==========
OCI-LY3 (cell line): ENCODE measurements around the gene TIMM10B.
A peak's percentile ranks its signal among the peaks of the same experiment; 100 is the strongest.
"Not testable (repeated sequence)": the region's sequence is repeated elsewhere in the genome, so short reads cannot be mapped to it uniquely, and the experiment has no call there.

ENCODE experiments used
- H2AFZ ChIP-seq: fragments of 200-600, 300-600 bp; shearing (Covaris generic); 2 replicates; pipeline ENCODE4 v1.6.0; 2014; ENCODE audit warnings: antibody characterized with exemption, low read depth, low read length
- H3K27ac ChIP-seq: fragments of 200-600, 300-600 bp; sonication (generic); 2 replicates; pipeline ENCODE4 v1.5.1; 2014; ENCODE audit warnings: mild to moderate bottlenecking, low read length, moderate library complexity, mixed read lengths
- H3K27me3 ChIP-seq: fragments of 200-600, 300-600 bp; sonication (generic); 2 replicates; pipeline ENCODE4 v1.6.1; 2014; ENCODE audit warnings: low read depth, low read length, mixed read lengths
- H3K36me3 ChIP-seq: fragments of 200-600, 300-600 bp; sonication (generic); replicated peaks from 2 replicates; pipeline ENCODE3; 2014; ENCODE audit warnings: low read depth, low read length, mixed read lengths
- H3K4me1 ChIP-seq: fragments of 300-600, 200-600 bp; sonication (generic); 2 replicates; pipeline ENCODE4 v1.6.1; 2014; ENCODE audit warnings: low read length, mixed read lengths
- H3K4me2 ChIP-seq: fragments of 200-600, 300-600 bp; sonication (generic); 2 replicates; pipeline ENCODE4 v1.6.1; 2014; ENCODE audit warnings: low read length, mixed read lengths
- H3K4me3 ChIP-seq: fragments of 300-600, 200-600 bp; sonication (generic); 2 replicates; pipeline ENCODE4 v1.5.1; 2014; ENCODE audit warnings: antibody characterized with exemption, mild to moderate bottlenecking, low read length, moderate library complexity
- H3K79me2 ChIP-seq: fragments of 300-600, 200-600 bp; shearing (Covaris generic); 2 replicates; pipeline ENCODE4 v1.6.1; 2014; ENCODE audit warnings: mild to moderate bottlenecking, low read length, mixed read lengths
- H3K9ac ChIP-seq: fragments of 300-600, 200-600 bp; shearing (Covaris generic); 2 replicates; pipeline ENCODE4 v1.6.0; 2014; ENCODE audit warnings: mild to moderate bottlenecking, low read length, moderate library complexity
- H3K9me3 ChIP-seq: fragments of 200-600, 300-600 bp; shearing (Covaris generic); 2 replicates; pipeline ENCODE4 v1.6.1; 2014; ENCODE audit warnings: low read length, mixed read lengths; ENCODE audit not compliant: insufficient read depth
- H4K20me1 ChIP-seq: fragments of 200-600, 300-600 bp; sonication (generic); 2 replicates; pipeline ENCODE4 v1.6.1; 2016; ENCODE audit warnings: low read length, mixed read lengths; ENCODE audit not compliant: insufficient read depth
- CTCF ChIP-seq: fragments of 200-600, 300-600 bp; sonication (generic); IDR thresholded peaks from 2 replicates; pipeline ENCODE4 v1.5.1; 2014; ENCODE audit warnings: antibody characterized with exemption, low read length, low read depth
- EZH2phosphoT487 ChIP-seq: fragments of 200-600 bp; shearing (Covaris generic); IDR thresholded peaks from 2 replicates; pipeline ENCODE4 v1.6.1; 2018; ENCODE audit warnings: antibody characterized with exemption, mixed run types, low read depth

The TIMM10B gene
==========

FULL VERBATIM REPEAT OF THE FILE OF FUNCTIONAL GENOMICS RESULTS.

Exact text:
OCI-LY3 (cell line): ENCODE measurements around the gene TIMM10B.
A peak's percentile ranks its signal among the peaks of the same experiment; 100 is the strongest.
"Not testable (repeated sequence)": the region's sequence is repeated elsewhere in the genome, so short reads cannot be mapped to it uniquely, and the experiment has no call there.

ENCODE experiments used
- H2AFZ ChIP-seq: fragments of 200-600, 300-600 bp; shearing (Covaris generic); 2 replicates; pipeline ENCODE4 v1.6.0; 2014; ENCODE audit warnings: antibody characterized with exemption, low read depth, low read length
- H3K27ac ChIP-seq: fragments of 200-600, 300-600 bp; sonication (generic); 2 replicates; pipeline ENCODE4 v1.5.1; 2014; ENCODE audit warnings: mild to moderate bottlenecking, low read length, moderate library complexity, mixed read lengths
- H3K27me3 ChIP-seq: fragments of 200-600, 300-600 bp; sonication (generic); 2 replicates; pipeline ENCODE4 v1.6.1; 2014; ENCODE audit warnings: low read depth, low read length, mixed read lengths
- H3K36me3 ChIP-seq: fragments of 200-600, 300-600 bp; sonication (generic); replicated peaks from 2 replicates; pipeline ENCODE3; 2014; ENCODE audit warnings: low read depth, low read length, mixed read lengths
- H3K4me1 ChIP-seq: fragments of 300-600, 200-600 bp; sonication (generic); 2 replicates; pipeline ENCODE4 v1.6.1; 2014; ENCODE audit warnings: low read length, mixed read lengths
- H3K4me2 ChIP-seq: fragments of 200-600, 300-600 bp; sonication (generic); 2 replicates; pipeline ENCODE4 v1.6.1; 2014; ENCODE audit warnings: low read length, mixed read lengths
- H3K4me3 ChIP-seq: fragments of 300-600, 200-600 bp; sonication (generic); 2 replicates; pipeline ENCODE4 v1.5.1; 2014; ENCODE audit warnings: antibody characterized with exemption, mild to moderate bottlenecking, low read length, moderate library complexity
- H3K79me2 ChIP-seq: fragments of 300-600, 200-600 bp; shearing (Covaris generic); 2 replicates; pipeline ENCODE4 v1.6.1; 2014; ENCODE audit warnings: mild to moderate bottlenecking, low read length, mixed read lengths
- H3K9ac ChIP-seq: fragments of 300-600, 200-600 bp; shearing (Covaris generic); 2 replicates; pipeline ENCODE4 v1.6.0; 2014; ENCODE audit warnings: mild to moderate bottlenecking, low read length, moderate library complexity
- H3K9me3 ChIP-seq: fragments of 200-600, 300-600 bp; shearing (Covaris generic); 2 replicates; pipeline ENCODE4 v1.6.1; 2014; ENCODE audit warnings: low read length, mixed read lengths; ENCODE audit not compliant: insufficient read depth
- H4K20me1 ChIP-seq: fragments of 200-600, 300-600 bp; sonication (generic); 2 replicates; pipeline ENCODE4 v1.6.1; 2016; ENCODE audit warnings: low read length, mixed read lengths; ENCODE audit not compliant: insufficient read depth
- CTCF ChIP-seq: fragments of 200-600, 300-600 bp; sonication (generic); IDR thresholded peaks from 2 replicates; pipeline ENCODE4 v1.5.1; 2014; ENCODE audit warnings: antibody characterized with exemption, low read length, low read depth
- EZH2phosphoT487 ChIP-seq: fragments of 200-600 bp; shearing (Covaris generic); IDR thresholded peaks from 2 replicates; pipeline ENCODE4 v1.6.1; 2018; ENCODE audit warnings: antibody characterized with exemption, mixed run types, low read depth

The TIMM10B gene